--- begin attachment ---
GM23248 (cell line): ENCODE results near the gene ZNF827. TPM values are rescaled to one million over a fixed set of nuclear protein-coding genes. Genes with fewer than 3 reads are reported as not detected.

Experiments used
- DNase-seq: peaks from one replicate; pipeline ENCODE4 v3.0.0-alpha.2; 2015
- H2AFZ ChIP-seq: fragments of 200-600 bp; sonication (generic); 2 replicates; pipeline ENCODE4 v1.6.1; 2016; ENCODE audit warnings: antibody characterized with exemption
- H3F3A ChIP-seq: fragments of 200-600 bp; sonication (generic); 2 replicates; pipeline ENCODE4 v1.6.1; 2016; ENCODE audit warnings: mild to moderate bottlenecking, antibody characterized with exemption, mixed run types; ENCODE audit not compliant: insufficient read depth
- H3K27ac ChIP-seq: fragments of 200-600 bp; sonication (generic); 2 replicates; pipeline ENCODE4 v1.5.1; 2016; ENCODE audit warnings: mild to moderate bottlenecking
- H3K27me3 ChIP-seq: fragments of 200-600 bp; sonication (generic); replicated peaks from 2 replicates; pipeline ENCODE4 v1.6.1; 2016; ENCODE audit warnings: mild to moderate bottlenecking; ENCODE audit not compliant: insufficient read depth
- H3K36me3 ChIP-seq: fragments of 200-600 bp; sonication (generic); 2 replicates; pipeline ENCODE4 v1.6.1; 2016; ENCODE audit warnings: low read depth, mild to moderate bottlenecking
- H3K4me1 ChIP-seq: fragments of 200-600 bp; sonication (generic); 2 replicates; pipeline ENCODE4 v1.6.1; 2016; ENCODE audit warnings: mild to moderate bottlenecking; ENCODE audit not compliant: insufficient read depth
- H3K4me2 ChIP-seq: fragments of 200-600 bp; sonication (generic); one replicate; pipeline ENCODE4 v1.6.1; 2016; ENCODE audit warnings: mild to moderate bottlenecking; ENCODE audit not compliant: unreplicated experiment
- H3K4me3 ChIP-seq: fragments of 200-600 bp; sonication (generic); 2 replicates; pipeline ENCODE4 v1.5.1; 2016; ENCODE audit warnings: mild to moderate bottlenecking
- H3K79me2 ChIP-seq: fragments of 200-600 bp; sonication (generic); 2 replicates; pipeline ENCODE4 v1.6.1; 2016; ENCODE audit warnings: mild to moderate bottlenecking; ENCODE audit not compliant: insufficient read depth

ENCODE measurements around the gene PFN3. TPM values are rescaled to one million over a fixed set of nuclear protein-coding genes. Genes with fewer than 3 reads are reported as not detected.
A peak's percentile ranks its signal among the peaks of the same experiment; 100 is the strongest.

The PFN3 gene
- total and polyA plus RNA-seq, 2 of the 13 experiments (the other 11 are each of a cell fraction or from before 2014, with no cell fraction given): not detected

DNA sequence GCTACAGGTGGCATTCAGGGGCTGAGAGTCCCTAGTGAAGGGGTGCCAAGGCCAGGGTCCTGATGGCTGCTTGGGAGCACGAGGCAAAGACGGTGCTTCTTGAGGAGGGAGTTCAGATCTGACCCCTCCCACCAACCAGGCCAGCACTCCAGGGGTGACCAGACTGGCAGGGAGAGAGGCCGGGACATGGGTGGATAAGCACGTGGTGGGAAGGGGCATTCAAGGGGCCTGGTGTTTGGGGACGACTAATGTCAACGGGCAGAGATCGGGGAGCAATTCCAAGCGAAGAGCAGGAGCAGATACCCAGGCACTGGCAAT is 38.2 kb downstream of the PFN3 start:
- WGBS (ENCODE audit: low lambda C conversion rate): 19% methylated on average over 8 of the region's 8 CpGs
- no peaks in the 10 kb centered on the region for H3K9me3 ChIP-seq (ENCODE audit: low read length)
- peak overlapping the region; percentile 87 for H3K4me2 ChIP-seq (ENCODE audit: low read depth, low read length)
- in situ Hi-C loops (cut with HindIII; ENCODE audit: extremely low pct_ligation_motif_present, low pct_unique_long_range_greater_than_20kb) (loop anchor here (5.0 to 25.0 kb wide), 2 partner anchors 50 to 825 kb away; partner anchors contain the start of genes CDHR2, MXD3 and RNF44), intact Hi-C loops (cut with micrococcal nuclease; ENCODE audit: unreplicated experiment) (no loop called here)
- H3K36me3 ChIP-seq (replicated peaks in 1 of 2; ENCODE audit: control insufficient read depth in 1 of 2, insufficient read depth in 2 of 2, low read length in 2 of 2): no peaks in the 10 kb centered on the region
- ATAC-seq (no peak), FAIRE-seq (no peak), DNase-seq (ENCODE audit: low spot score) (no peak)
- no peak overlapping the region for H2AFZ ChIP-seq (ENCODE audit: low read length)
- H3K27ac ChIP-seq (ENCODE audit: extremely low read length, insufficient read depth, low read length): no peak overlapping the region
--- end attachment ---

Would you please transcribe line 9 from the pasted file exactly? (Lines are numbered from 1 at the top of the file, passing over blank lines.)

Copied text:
- H3K4me1 ChIP-seq: fragments of 200-600 bp; sonication (generic); 2 replicates; pipeline ENCODE4 v1.6.1; 2016; ENCODE audit warnings: mild to moderate bottlenecking; ENCODE audit not compliant: insufficient read depth